Megan Courtney likes Lions, so combined with the school environment and volleyball program, she naturally wanted to become one.
One year ago, Courtney was attending Archbishop Alter High School in Dayton, Ohio and was the No. 4 recruit in the country. Since then a lot has changed.
Fast-forward ahead 365 days and shift roughly 400 miles to the northeast and you have the new lifestyle that Courtney is living.
She’s a true freshman outside hitter for Penn State –– the No. 1 overall seed in the NCAA tournament (29-2, 19-1 Big Ten) –– and has had a season that has earned her the accolade of Big Ten Freshman of the Year. But despite the recent recognition, Courtney still has her eyes on the bigger picture.
“It just feels really good in the end knowing that your hard work has paid off, but an award is just an award,” Courtney said, thanking her teammates and coach Russ Rose for believing in her. “I’m really thankful for it, but it’s not the one that I want. I want to get the national championship.”
The Lions are six wins away from grabbing that national title and bringing the fifth crown to Happy Valley in the past six years. If the squad hopes to achieve its preseason goal of winning that title, it will need Courtney and the rest of the team to keep performing at high levels.
So far this season, Courtney ranks fourth on the team in kills (209), assists (29), and digs (193). She has started in all but one of the Lions matches and has helped to anchor a defensive unit that is ranked in the top 10 in terms of blocks per set, along with Katie Slay and Nia Grant.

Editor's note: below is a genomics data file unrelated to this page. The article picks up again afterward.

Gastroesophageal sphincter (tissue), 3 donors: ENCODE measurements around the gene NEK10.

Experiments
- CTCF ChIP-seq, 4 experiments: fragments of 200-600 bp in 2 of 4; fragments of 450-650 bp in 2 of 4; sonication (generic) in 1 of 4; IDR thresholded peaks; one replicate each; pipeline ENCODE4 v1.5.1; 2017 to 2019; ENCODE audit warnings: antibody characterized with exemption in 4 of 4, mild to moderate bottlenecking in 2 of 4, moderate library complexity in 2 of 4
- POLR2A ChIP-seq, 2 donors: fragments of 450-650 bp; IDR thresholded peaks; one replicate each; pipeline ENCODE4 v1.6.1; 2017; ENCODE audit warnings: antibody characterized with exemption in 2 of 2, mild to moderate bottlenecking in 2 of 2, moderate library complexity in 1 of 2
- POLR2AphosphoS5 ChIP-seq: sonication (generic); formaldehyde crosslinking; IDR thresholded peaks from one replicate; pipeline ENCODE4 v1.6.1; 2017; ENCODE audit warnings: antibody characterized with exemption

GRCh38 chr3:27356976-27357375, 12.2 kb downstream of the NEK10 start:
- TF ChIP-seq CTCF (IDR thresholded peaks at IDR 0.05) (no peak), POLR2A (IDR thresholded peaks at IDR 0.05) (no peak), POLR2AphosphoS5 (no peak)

Courtney leads the squad in solo blocks with 25 and is fourth on the team with 85 total blocks. She has made many contributions to the Lions this year and Rose has noticed her development since the squad’s first match of the season against Morehead State.
“I wouldn’t trade Megan for any of the other freshman in the conference,” Rose said. “I thought Megan had a good year, she played all the way around on the team that won the championship and played a major role.
“She was a primary passer and a couple matches she led us in kills and a couple matches she led us in blocking, and her strength is her volleyball IQ. Her numbers don’t jump off the chart, but certainly from my standpoint I thought she had a good developmental year in the Big Ten.”
The Lions have noticed Courtney’s maturity during the 31 matches the team has played this season and admit her presence on the court forces opponents to respect the team’s offense even more.
“I think having another gun on the left side and on the court in general has really helped diversify our team,” junior outside hitter Deja McClendon said of Courtney. “It makes it a lot harder for other teams to stop us if we have her coming and scoring really big points as well.”